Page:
Many religions, cultures and countries have a special holiday or time of year that's dedicated to giving thanks. Lots of them -- like Thanksgiving in the United States -- have a harvest theme, and some are tied to a certain historical event, like the end of a war or a country gaining its independence. Most of these celebrations involve eating, and lots of it. But a common theme in all of them is taking time for reflection and appreciation, so they're a perfect opportunity to teach kids about expressing gratitude for the people and things they love.
A thanksgiving holiday is obviously a perfect time to start a gratitude routine. Kids will probably love the ritual of taking turns around the dinner table and telling everyone about what they're thankful for. And they'll feel much more connected to the event (and get more meaning out of it) if they actually have a hand in creating it. Have them contribute to the meal, even if it's just stirring a pot or peeling carrots. Kids will also love making table decorations for the feast, be it a tablecloth, place cards, centerpieces or napkin rings.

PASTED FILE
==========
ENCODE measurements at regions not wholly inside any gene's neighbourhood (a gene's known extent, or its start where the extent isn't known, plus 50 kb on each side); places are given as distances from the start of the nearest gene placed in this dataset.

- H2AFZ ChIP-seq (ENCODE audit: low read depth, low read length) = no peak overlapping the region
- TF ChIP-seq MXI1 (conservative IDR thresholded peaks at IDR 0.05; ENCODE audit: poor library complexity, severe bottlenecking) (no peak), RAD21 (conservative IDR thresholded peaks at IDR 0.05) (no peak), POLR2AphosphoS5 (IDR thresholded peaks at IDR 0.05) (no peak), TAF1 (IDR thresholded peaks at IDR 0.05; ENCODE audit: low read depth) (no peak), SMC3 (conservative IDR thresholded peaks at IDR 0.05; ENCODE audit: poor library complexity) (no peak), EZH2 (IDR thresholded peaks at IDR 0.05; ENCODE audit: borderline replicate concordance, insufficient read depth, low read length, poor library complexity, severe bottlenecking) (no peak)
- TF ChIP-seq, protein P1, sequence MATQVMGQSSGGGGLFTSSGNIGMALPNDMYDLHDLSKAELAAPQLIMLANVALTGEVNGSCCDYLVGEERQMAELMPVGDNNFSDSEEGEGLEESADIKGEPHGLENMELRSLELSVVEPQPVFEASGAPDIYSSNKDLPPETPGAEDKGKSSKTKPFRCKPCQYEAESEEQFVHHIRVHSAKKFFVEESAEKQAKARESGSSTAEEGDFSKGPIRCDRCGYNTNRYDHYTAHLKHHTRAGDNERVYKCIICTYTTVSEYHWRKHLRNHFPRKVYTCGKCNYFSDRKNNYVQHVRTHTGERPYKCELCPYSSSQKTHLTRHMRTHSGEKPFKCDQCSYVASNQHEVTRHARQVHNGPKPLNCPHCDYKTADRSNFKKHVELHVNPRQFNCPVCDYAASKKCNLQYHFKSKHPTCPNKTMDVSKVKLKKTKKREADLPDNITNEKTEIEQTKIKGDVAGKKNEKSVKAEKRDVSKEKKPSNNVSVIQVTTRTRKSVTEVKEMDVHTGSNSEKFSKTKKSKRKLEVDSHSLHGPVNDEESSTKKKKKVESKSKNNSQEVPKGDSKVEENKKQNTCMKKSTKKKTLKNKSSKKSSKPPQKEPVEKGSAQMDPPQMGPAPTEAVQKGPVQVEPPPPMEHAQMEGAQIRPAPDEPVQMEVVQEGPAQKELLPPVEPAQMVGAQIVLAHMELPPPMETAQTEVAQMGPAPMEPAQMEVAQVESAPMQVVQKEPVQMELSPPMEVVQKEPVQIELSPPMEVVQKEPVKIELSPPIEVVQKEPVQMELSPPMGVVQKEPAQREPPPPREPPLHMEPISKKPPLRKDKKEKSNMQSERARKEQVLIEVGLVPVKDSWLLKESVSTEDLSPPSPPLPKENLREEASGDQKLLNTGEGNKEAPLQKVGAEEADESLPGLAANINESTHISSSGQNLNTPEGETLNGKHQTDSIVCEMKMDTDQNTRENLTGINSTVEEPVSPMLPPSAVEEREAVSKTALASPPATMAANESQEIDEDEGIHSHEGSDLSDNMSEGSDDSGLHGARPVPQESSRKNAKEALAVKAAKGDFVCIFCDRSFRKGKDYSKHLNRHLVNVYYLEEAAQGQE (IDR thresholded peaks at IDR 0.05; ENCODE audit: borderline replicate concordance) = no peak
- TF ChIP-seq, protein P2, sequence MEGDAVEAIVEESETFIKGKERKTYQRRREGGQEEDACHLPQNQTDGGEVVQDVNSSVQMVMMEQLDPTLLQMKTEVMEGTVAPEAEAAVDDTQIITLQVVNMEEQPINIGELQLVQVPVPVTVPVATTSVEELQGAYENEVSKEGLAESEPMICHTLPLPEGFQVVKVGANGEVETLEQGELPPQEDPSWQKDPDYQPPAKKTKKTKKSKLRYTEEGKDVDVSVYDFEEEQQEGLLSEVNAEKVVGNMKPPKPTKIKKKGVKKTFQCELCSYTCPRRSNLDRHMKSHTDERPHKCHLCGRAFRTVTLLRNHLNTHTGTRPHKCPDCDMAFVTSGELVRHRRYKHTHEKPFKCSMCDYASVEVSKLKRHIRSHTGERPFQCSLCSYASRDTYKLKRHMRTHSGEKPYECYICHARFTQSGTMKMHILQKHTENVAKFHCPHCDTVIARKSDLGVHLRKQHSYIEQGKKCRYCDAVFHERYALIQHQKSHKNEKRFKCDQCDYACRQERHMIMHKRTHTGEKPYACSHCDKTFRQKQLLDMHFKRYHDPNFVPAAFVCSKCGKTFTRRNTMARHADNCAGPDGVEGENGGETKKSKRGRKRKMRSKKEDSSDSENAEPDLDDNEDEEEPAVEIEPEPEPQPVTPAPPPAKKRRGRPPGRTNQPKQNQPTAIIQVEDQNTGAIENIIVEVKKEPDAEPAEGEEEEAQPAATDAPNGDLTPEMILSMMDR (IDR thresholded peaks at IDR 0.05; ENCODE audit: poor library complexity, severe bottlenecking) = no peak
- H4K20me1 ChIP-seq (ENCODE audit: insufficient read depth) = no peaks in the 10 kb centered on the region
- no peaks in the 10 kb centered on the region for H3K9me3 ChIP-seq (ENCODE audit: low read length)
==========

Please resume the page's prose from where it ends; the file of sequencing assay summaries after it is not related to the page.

It's easy to extend the thanksgiving sentiment into everyday life. Start a tradition of kicking off dinnertime by having everyone name at least one thing they're thankful for. Even the youngest kids can participate -- if they can talk, they probably won't need much prodding to chat about their favorite things. You can also make it more of a show-and-tell activity if the little ones have a hard time coming up with things to talk about.
Bedtime is another great chance for reflecting on the day and talking about being grateful. If your kids would rather write about their feelings than talk about them, give them a gratitude journal (thanks, Oprah!). No matter what holidays you celebrate, learning to express appreciation is an invaluable lesson -- not only for kids, but for the whole family.